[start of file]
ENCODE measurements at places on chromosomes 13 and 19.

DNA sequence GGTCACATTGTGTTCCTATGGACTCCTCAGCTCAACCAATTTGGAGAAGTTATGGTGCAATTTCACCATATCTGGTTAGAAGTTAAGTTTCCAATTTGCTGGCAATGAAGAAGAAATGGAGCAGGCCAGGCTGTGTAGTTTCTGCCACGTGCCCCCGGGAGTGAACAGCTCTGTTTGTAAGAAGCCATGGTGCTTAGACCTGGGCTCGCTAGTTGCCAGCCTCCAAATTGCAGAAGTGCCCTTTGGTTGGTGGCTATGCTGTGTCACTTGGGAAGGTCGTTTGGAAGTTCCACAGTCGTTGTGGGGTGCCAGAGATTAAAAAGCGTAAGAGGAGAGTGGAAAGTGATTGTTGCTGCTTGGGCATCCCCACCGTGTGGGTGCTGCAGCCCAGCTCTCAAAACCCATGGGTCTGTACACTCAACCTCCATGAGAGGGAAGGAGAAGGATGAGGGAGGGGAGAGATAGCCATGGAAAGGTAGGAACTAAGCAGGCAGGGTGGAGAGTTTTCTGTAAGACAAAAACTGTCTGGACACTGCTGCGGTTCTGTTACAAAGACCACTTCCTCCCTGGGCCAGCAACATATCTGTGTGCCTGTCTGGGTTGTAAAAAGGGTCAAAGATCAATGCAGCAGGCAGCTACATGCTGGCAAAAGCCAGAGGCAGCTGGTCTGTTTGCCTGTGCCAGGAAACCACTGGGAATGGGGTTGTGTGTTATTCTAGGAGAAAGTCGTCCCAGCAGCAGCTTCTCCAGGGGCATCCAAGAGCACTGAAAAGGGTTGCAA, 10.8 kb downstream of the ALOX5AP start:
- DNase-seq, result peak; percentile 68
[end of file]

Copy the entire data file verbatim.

ENCODE measurements at places on chromosomes 13 and 19.

DNA sequence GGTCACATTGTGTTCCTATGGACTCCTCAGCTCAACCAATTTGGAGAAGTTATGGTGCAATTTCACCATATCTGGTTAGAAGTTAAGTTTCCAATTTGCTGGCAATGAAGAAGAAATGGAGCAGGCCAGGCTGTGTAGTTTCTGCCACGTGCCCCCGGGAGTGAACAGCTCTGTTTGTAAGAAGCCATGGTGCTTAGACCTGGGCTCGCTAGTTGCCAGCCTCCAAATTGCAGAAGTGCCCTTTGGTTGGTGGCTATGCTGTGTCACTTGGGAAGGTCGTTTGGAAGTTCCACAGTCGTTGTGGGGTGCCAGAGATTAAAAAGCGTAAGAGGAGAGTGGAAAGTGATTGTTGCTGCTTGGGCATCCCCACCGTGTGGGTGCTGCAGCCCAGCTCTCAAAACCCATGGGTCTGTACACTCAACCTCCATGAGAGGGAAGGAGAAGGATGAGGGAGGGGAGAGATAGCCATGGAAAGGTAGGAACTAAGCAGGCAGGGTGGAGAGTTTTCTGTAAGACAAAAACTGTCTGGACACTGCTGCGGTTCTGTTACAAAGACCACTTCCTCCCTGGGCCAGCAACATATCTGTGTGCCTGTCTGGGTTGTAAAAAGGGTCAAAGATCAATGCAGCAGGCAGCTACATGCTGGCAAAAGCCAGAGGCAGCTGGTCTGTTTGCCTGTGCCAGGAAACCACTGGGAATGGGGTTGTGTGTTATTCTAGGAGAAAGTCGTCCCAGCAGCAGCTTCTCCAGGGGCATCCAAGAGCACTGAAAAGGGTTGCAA, 10.8 kb downstream of the ALOX5AP start:
- DNase-seq, result peak; percentile 68